She was proud to be a redhead. She was proud to have been a grade school teacher. She was proud of the work she did as a waitress to support her three children when her husband went to fight in WWII. She was very outspoken. Her stories always had a moral, her jokes did not. “Have you heard the one about the fool who needed some shade? So he stood under a horses’ tail!” She was proud of the poetry she could recite from memory. She had a repertoire of stories, sayings, songs, and jokes which she repeated constantly, like a litany, throughout my childhood and into my adulthood. Most of the family could repeat them along with her. Her children coddled her and told her she was funny, knowing how much she liked to laugh. I saw no real value in all the stuff and even though I loved her very much, at times, it irritated me! She died when she was 87. She was my grandmother, Ruth Mandeville Robinson.
Her memorial service was planned. She had died while living in Florida. Her ashes were sent back to Warsaw, New York, where she had spent most of her life. My mother called to tell me the date and time of the service and to inform me it had been decided the grandchildren would each say a few words at the service. It was not my favorite idea!
I started trying to think of profound things to say. My knowledge of funerals was fuzzy. I remembered clergy speaking, not real people. I remembered sadness, quiet and the cloying smell of funeral bouquets. To add to the tension, not all my family members got along and sometimes were outright hostile towards each other. I wanted what I said to be good. It seemed to me at a funeral you were supposed to build the deceased up but I also knew not everyone there had actually liked my grandmother. I did not want to give them reason for ridicule. In truth, I wanted everyone to like my speech.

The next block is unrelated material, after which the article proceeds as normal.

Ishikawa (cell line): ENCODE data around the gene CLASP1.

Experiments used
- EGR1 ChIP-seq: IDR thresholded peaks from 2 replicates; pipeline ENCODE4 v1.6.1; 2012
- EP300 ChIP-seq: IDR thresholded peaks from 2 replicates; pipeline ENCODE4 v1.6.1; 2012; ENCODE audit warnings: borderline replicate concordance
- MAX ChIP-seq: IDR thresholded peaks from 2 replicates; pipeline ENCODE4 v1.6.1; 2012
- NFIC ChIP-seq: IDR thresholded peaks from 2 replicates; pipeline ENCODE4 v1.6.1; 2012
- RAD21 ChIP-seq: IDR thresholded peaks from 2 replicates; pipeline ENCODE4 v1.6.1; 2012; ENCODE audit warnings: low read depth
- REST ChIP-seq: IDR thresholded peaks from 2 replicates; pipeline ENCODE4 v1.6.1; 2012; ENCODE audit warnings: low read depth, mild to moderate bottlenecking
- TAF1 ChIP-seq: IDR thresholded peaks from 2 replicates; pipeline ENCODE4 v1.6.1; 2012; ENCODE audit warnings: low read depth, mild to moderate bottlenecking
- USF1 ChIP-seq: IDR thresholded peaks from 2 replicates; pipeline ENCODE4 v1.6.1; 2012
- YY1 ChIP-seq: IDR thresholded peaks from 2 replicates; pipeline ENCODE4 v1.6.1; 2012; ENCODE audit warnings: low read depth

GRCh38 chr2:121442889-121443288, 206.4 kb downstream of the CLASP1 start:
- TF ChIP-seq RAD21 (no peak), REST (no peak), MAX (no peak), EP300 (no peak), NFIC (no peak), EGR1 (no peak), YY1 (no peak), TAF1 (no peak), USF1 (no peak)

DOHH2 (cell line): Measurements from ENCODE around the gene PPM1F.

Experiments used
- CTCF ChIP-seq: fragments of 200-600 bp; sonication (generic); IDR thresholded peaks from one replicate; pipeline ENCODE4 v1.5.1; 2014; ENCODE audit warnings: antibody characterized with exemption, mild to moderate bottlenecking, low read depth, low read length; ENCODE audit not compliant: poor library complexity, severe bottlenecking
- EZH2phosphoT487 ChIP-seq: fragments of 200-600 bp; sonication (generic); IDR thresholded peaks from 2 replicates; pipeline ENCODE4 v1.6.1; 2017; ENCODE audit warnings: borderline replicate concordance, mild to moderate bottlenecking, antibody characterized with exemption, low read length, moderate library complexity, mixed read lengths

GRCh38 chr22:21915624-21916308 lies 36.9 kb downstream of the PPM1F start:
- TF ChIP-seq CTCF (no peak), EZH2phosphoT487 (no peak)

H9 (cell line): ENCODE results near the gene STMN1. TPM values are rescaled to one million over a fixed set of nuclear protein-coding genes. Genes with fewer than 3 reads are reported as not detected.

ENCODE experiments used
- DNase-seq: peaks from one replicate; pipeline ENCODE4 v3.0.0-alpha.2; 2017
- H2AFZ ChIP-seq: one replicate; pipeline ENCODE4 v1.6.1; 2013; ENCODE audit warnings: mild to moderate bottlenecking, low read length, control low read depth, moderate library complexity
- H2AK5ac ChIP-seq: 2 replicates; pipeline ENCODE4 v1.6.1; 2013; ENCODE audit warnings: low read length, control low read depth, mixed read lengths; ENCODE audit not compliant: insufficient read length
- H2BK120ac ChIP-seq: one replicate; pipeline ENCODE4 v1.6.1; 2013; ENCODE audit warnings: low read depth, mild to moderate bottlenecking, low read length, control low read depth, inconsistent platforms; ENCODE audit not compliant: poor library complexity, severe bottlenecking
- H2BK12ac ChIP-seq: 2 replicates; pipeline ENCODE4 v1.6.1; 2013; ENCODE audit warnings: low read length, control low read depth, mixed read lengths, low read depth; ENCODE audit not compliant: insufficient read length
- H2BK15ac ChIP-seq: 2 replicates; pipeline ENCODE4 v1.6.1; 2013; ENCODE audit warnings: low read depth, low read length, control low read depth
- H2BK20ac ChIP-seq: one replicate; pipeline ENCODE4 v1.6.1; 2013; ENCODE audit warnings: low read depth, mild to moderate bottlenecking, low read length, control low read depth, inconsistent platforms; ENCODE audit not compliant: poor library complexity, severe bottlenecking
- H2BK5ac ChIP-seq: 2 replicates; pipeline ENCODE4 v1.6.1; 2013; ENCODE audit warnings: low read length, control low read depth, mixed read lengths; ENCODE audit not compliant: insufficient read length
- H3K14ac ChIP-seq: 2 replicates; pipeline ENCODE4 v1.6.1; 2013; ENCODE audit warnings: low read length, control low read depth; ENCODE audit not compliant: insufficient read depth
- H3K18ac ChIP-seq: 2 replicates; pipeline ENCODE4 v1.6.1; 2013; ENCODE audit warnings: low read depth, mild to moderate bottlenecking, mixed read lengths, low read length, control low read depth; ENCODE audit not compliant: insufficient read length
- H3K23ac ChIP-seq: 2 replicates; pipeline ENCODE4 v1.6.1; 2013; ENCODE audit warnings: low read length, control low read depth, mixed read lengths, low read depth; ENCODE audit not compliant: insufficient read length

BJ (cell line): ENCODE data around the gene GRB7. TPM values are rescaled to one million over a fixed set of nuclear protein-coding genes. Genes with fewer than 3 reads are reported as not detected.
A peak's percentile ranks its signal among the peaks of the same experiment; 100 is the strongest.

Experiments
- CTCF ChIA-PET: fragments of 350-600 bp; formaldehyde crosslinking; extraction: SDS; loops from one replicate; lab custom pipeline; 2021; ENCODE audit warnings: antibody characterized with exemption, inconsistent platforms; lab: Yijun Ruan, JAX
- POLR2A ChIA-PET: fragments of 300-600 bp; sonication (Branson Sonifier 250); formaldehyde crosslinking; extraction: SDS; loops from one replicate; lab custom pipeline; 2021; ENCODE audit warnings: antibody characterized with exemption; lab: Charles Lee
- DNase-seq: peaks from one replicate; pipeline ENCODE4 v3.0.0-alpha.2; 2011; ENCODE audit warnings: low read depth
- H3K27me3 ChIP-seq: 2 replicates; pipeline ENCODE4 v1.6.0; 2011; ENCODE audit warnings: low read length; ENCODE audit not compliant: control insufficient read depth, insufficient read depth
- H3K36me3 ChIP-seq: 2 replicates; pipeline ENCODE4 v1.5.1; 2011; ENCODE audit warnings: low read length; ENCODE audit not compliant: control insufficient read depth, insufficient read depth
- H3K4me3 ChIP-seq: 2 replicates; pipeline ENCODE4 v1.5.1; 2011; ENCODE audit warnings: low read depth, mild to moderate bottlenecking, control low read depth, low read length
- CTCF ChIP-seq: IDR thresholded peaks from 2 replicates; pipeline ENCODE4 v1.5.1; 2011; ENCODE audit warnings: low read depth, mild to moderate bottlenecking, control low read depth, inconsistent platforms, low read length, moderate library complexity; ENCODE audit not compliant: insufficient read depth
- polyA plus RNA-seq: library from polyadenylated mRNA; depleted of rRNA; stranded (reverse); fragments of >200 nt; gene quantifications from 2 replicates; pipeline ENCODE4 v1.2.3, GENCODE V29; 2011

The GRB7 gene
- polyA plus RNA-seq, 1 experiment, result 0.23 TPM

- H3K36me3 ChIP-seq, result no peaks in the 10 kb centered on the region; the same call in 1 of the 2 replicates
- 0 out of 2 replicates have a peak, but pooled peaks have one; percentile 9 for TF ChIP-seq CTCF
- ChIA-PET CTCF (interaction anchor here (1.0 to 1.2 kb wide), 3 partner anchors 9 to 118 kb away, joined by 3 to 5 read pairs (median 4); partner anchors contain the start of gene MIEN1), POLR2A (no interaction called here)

The day came and as chance would have it, I spoke first. When I reached the podium I saw all the faces were uncomfortable. ”Can’t we get this over with” hung in the air. I took a deep breath, pictured everyone in their underwear and began:
“My grandmother was a unique person, as you all know. Undoubtedly she has taught us all many different things. I would like to share with you something very special she taught me. It inspires courage when you have none. It can put you at ease in any situation. It can make you appear clever or crazy, depending on your needs at the moment. It restores optimism. It makes children laugh. It’s the only thing I’ve been able to think of all week. Here it is:
I‘ve never seen a purple cow.
I never hope to see one.
But I can tell you anyhow,
I’d rather see than be one!
The room full of people laughed and relaxed. That had focused everyone on her life and not her death. My brother followed my lead and told some of his favorites of her stories. I was happy with the change in the mood. I had given my family a place from which they could start to remember her. They recalled her sense of humor, hard work and, most of all, the thing she loved the most…her family gathered around her.
I never would have believed any words of mine could have had such an effect. My grandmother was a very strong personality. I had always felt like I paled in comparison. That day, I discovered there is a large part of her I recognize in myself. I have her self-assurance, her sense of humor and her work ethic. The things she said and did are reflected in my daily behavior. Speaking at her memorial service gave me confidence I did not know I possessed. I don’t know if anyone remembers that day but me but it does not matter. The memory is priceless to me as it is the last one I have of my grandmother, Ruth
Rachel is a working chef on summer holidays from feeding a passel of 7th & 8th graders. She has been twice published in the Freshwater Poetry Journal, Asnuntuck Community College, Enfield, CT. She has been writing for about 5 years. and ha discovered in writing and poetry, a way of exploring the magic which exists in the world.